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OS X Bibliography
Unix is more than an operating system - it's a way of thinking.
- Ancient Unix Proverb
Like the keyboard shortcuts list before it, this list should grow exponentially over time.
Bell Labs have won more Nobel Prizes than any other institution since the second world war. At the time of the creation of Unix the computer science team were a mere twenty five programmers strong.
Names like Al Aho, Steve Bourne, Lorinda Cherry, Steve Johnson, Brian Kernighan, Mike Lesk, Doug McIlroy, Joe Osanna, Dennis Ritchie, and Ken Thompson have etched themselves into our legacy as 'die Götter unsere Zeit' - the gods of our time.
The absolute definitive documentation of Unix is the July - August 1978 issue of the Bell Systems Technical Journal, currently (definitely) out of print. If you can beg borrow or steal a copy, do it - and don't let it go for love or money. The articles are written by the Bell Labs Unix engineers themselves with a good portion humour and self-introspection and describe the at times confusing and winding paths that led to what we so casually take for granted today.
The Creation of the UNIX* Operating System
After three decades of use, the UNIX* computer operating system from Bell Labs is still regarded as one of the most powerful, versatile, and flexible operating systems (OS) in the computer world.
The Unix Time-sharing System
The 1978 BSTJ update of the 1974 CACM article.
The Evolution of the Unix Time-sharing System*
This paper presents a brief history of the early development of the Unix operating system. It concentrates on the evolution of the file system, the process-control mechanism, and the idea of pipelined commands. Some attention is paid to social conditions during the development of the system.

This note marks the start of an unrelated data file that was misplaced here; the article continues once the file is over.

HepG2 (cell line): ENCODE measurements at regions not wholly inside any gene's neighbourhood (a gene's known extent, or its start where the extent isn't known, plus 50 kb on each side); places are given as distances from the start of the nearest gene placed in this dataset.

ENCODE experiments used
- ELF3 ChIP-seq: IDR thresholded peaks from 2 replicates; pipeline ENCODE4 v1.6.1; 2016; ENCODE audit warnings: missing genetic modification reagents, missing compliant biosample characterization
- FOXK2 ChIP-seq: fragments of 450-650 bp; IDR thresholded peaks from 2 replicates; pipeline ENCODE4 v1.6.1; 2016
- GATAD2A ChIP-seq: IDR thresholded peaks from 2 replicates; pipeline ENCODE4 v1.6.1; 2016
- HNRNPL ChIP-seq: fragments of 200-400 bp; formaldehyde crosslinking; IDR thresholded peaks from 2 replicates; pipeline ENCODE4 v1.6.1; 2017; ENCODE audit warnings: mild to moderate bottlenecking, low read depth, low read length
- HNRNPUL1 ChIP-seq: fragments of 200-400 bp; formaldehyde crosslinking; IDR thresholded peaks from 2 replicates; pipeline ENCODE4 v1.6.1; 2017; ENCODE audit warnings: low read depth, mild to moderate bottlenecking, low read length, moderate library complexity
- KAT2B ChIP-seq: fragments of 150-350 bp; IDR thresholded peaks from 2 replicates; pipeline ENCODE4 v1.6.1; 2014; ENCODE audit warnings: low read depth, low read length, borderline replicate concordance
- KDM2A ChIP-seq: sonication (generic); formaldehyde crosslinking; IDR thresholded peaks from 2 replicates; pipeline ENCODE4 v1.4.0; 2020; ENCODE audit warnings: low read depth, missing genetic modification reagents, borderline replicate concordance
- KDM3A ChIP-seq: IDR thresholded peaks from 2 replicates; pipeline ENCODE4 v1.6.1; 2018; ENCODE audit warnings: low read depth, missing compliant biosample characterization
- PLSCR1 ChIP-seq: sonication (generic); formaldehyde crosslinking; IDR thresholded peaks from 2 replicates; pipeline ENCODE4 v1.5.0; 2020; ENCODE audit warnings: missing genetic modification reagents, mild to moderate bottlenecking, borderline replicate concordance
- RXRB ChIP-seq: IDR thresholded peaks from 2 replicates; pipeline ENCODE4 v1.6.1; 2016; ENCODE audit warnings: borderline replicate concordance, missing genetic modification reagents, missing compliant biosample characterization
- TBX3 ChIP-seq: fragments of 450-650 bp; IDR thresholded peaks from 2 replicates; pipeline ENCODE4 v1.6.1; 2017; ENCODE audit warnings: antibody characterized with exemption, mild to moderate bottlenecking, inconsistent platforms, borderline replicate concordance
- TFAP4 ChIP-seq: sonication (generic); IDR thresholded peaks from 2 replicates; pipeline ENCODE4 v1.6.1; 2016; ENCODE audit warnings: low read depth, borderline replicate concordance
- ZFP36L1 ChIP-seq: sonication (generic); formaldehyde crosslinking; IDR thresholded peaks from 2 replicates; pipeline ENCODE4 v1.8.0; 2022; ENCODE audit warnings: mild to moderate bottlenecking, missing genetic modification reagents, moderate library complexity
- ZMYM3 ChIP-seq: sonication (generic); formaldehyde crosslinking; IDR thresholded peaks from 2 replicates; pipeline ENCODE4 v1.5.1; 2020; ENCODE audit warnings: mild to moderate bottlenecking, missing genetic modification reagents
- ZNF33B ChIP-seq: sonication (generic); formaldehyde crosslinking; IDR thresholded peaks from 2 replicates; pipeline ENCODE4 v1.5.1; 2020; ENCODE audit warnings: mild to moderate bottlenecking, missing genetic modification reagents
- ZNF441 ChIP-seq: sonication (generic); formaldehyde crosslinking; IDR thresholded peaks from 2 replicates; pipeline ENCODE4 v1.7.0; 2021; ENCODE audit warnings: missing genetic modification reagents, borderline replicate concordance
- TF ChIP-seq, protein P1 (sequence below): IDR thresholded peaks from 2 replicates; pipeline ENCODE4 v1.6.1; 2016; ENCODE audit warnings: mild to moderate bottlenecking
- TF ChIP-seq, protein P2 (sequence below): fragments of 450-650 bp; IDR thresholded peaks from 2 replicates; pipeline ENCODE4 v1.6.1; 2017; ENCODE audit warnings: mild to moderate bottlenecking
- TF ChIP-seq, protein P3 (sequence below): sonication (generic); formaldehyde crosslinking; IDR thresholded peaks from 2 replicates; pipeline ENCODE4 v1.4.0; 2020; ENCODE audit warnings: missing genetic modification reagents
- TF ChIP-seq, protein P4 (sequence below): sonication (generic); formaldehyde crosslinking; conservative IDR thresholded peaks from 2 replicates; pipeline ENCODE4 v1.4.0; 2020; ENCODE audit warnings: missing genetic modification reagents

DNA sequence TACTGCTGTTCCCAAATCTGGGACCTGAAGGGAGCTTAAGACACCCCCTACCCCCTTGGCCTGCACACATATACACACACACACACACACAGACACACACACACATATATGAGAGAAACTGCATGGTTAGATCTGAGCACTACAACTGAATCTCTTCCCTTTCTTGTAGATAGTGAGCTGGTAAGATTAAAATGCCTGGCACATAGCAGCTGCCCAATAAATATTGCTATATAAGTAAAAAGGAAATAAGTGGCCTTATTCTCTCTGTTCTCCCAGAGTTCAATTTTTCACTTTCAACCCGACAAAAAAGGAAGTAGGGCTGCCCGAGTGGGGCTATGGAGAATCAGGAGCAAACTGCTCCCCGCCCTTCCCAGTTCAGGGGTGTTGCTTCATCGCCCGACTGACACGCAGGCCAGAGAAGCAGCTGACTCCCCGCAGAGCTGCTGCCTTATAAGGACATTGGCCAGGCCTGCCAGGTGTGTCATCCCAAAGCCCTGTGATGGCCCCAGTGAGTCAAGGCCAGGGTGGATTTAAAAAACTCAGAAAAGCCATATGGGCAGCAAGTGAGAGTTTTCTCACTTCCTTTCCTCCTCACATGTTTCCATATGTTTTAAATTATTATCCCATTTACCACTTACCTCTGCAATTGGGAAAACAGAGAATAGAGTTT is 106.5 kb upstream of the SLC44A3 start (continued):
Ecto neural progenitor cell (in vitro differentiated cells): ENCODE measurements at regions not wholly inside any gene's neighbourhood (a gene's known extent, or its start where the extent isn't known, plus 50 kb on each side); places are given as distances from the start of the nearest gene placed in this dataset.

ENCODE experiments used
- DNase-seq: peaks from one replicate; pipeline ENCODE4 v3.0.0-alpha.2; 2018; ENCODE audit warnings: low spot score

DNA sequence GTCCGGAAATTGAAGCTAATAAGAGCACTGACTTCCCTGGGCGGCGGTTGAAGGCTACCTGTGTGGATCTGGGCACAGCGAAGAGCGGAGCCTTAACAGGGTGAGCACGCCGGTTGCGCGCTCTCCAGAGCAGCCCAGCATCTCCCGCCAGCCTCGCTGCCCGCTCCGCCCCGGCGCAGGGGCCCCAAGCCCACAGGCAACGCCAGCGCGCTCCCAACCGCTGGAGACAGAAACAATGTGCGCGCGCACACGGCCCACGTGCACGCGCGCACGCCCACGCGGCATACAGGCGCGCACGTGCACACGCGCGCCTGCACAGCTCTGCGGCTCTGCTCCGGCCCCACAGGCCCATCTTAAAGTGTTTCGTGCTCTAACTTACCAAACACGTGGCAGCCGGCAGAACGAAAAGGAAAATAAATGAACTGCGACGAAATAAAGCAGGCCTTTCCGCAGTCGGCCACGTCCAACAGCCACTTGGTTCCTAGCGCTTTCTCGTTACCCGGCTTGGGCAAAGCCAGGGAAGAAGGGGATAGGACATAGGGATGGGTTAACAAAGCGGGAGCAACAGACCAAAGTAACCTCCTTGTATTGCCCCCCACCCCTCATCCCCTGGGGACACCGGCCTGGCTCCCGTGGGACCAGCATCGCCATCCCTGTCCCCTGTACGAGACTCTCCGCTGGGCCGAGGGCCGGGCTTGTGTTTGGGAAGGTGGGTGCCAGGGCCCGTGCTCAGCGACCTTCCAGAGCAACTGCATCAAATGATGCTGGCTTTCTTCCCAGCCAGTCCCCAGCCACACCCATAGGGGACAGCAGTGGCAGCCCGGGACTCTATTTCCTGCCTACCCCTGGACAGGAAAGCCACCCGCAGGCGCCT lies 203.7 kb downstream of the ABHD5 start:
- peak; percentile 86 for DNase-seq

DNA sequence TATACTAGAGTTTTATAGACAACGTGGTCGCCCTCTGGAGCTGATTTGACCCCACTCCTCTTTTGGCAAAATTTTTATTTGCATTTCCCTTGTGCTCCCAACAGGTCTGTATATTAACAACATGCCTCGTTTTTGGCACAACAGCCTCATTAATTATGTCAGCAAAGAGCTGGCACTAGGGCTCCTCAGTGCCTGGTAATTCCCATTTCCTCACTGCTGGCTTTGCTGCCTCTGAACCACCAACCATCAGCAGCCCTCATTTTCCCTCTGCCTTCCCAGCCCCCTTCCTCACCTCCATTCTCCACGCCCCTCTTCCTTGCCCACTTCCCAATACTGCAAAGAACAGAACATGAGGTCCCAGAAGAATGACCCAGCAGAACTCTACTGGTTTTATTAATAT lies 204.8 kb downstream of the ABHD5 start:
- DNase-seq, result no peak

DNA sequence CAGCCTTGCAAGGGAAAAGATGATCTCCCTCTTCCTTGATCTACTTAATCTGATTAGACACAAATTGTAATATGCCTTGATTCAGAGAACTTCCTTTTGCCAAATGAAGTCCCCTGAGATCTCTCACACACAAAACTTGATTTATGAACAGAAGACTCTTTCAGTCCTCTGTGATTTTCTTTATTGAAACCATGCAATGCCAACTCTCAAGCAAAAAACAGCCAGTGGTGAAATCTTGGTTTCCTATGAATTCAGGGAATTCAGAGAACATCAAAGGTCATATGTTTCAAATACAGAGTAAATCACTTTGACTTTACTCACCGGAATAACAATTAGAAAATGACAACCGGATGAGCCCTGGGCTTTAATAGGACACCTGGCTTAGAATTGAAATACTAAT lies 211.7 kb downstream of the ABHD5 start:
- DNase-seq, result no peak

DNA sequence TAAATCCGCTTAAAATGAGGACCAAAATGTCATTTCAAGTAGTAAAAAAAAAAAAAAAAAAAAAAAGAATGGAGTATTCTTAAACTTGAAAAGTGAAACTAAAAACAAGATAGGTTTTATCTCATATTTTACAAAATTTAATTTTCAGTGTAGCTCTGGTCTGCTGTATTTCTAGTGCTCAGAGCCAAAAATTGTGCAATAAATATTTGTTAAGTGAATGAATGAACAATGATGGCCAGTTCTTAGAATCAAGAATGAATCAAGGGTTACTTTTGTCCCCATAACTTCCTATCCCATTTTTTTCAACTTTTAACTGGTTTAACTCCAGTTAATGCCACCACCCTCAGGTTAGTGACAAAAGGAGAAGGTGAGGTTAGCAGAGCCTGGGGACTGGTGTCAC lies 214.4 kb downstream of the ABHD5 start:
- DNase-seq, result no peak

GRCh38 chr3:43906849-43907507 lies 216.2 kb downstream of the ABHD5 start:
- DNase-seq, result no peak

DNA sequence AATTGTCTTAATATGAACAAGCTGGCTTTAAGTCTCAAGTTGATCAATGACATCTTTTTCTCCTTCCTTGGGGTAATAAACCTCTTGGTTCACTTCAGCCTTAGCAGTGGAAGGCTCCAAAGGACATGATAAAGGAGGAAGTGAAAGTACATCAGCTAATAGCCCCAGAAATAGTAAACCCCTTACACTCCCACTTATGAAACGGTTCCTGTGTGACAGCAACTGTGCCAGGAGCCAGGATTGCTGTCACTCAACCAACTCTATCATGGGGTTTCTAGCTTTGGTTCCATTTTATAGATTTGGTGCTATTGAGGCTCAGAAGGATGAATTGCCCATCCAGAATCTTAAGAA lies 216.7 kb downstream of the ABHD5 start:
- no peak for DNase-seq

First presented at the Language Design and Programming Methodology conference at Sydney, Australia, September 1979.
The UNIX Time-sharing System - A Retrospective*
Gold: a copy of an article from the historic BSTJ July 1978.
Advice from Doug McIlroy
DMR calls it 'prophetic' and it is.
The C Programming Language, Second Edition
The first pre-ANSI edition is better but hard to find.
Author of the famous (and definitive) 'dragon book' series on compiler construction techniques, Aho co-authored the Unix tool 'awk'.
Brian W Kernighan
Colleague of Ken and DMR who made the famous 'Unics' quip, authored 'K/R', wrote the seminal 'Software Tools' series, invented RATFOR, and co-authored the Unix tool 'awk'.
M Doug McIlroy
Head of the CSRC when Ritchie and Thompson created Unix, McIlroy is responsible for some of the formative thinking which would later give Unix and associated technologies their strengths. McIlroy is the one who came up with the idea of 'pipes'; he had to almost literally insist Ritchie and Thompson implement them, as neither of the latter could figure out why they'd be of any interest.
Co-author with Brian Kernighan of 'The Unix Programming Environment and 'The Practice of Programming' and co-creator of the UTF-8 standard in use on the Internet today. Rob and Ken Thompson adjourned to a late night café where Thompson sketched out the entire design on a placemat on 2 September 1992. Only five days later they delivered the system to IBM.
Dennis M Ritchie
Co-father of Unix and creator of C. If the Nobel Committee ever get around to awarding a prize for computer science, this guy has to be the first laureate.
Principle author of Unix, the cryptic Ken was the one who insisted on 'C' as the name of Ritchie's programming language as all the other suggestions (even 'NB') were too long. Ken took a sabbatical at Berkeley after the initial work with Unix was completed; what he showed the engineers at Berkeley would become the Berkeley Software Distribution (BSD) Unix on which the Darwin of OS X is based.
An indication of the kind of mentality amongst the 25 at CSRC.
Letter from Washington
DMR and Ken won the Technology Medal for Unix in 1999.
Reflections on Trusting Trust
Reprinted from the CACM of August 1984 wherein Ken Thompson drops a bomb and reveals one of the most daring hacks of all time - Thompson calls it 'the cutest program I ever wrote'.
Unix Seventh Edition Manual